I guess I should have realized this years ago. However, it didn’t really hit me until Mom was in the ER after she fell and broke her hip. She was frightened. At this point, she’d had another minor stroke and did not know who I was. Attempts to give her peanut M&Ms to soothe the misery resulted in me digging them back out of her mouth when she didn’t seem to know how to swallow the chewed up candy.
Today is my son’s 21st birthday, and it is dawning on me that I should have picked up on this years ago. On day 2 of my labor, my dad shows up at the hospital wondering what is taking me so long to deliver my son — my mom was no where in sight. They usually always traveled as a pair.
A decade later when Dad fell playing racquetball and broke his hip and needed surgery, my Mom forbade me to visit him in the hospital. After she got him checked in, she called to have me pick her up and take her home. I thought it was bizarre that she wasn’t staying through the surgery and when she found out I went anyway, she made my sister call and yell at me.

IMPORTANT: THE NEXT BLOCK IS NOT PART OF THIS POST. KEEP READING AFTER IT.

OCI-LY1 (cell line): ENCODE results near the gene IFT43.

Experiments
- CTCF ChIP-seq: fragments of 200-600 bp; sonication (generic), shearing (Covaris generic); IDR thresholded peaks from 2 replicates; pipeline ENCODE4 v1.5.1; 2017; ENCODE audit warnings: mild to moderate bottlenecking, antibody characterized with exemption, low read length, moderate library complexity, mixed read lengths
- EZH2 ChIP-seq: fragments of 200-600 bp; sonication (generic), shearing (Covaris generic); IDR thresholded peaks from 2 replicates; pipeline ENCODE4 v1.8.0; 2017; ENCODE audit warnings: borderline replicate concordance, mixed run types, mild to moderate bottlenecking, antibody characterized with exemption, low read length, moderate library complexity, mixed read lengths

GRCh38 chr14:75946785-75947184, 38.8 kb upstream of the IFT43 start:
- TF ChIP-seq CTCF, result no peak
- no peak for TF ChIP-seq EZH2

I’d been to medical appointments with her and she was always aloof and dismissive of any medical issues I thought she should be sharing with her doctor. Looking back on all of her reports that she “passed” her physical, I have to laugh at my inability to recognize how much my Mom despised the hospital.
As I approach what would have been her 87th birthday, I’m relieved she is free of this earth and the dementia that stole her away from us piece by piece. I’m also humbled by my total lack of insight and only hope what I learned will come in handy as I work to give back to others who are engulfed in their caregiving journey’s.
We are doing the best we can with the information we have. Your loved ones are lucky to have you working for their benefit. Keep up the good fight. Admitted.